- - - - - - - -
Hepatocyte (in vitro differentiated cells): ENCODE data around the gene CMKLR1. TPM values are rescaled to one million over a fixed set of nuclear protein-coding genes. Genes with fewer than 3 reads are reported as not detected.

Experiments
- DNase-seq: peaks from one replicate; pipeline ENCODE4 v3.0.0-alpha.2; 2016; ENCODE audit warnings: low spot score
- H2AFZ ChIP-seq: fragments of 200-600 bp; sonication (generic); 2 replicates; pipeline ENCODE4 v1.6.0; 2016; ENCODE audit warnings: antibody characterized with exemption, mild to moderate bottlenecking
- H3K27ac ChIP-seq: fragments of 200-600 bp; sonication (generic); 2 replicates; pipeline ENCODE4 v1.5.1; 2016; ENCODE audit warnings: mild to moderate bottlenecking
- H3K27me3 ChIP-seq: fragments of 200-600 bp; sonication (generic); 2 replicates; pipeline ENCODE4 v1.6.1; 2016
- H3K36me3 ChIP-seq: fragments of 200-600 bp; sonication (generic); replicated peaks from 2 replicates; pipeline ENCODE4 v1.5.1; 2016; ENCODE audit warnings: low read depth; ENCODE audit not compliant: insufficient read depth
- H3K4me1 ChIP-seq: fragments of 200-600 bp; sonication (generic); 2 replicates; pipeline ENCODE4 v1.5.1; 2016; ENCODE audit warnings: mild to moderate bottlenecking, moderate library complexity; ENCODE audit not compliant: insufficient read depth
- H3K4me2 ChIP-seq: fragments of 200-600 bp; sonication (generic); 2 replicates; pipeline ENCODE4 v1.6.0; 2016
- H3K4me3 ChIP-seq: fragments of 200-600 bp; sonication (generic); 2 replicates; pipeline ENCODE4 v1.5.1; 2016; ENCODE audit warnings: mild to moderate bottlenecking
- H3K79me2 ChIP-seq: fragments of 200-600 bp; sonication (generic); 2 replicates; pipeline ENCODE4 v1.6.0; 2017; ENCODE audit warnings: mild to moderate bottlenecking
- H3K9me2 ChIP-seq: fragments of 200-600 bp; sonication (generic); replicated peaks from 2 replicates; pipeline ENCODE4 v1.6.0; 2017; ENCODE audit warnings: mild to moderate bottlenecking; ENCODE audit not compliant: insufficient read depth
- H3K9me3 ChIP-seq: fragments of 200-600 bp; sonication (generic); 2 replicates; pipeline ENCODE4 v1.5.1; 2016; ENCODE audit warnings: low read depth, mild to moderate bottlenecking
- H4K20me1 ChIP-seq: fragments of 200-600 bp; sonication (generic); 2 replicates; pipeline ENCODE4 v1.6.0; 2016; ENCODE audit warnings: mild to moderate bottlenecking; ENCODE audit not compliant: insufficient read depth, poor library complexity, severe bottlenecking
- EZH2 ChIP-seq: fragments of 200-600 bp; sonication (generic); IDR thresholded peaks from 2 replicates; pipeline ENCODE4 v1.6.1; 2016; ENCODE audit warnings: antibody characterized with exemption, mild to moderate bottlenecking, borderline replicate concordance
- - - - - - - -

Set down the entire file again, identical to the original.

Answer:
Hepatocyte (in vitro differentiated cells): ENCODE data around the gene CMKLR1. TPM values are rescaled to one million over a fixed set of nuclear protein-coding genes. Genes with fewer than 3 reads are reported as not detected.

Experiments
- DNase-seq: peaks from one replicate; pipeline ENCODE4 v3.0.0-alpha.2; 2016; ENCODE audit warnings: low spot score
- H2AFZ ChIP-seq: fragments of 200-600 bp; sonication (generic); 2 replicates; pipeline ENCODE4 v1.6.0; 2016; ENCODE audit warnings: antibody characterized with exemption, mild to moderate bottlenecking
- H3K27ac ChIP-seq: fragments of 200-600 bp; sonication (generic); 2 replicates; pipeline ENCODE4 v1.5.1; 2016; ENCODE audit warnings: mild to moderate bottlenecking
- H3K27me3 ChIP-seq: fragments of 200-600 bp; sonication (generic); 2 replicates; pipeline ENCODE4 v1.6.1; 2016
- H3K36me3 ChIP-seq: fragments of 200-600 bp; sonication (generic); replicated peaks from 2 replicates; pipeline ENCODE4 v1.5.1; 2016; ENCODE audit warnings: low read depth; ENCODE audit not compliant: insufficient read depth
- H3K4me1 ChIP-seq: fragments of 200-600 bp; sonication (generic); 2 replicates; pipeline ENCODE4 v1.5.1; 2016; ENCODE audit warnings: mild to moderate bottlenecking, moderate library complexity; ENCODE audit not compliant: insufficient read depth
- H3K4me2 ChIP-seq: fragments of 200-600 bp; sonication (generic); 2 replicates; pipeline ENCODE4 v1.6.0; 2016
- H3K4me3 ChIP-seq: fragments of 200-600 bp; sonication (generic); 2 replicates; pipeline ENCODE4 v1.5.1; 2016; ENCODE audit warnings: mild to moderate bottlenecking
- H3K79me2 ChIP-seq: fragments of 200-600 bp; sonication (generic); 2 replicates; pipeline ENCODE4 v1.6.0; 2017; ENCODE audit warnings: mild to moderate bottlenecking
- H3K9me2 ChIP-seq: fragments of 200-600 bp; sonication (generic); replicated peaks from 2 replicates; pipeline ENCODE4 v1.6.0; 2017; ENCODE audit warnings: mild to moderate bottlenecking; ENCODE audit not compliant: insufficient read depth
- H3K9me3 ChIP-seq: fragments of 200-600 bp; sonication (generic); 2 replicates; pipeline ENCODE4 v1.5.1; 2016; ENCODE audit warnings: low read depth, mild to moderate bottlenecking
- H4K20me1 ChIP-seq: fragments of 200-600 bp; sonication (generic); 2 replicates; pipeline ENCODE4 v1.6.0; 2016; ENCODE audit warnings: mild to moderate bottlenecking; ENCODE audit not compliant: insufficient read depth, poor library complexity, severe bottlenecking
- EZH2 ChIP-seq: fragments of 200-600 bp; sonication (generic); IDR thresholded peaks from 2 replicates; pipeline ENCODE4 v1.6.1; 2016; ENCODE audit warnings: antibody characterized with exemption, mild to moderate bottlenecking, borderline replicate concordance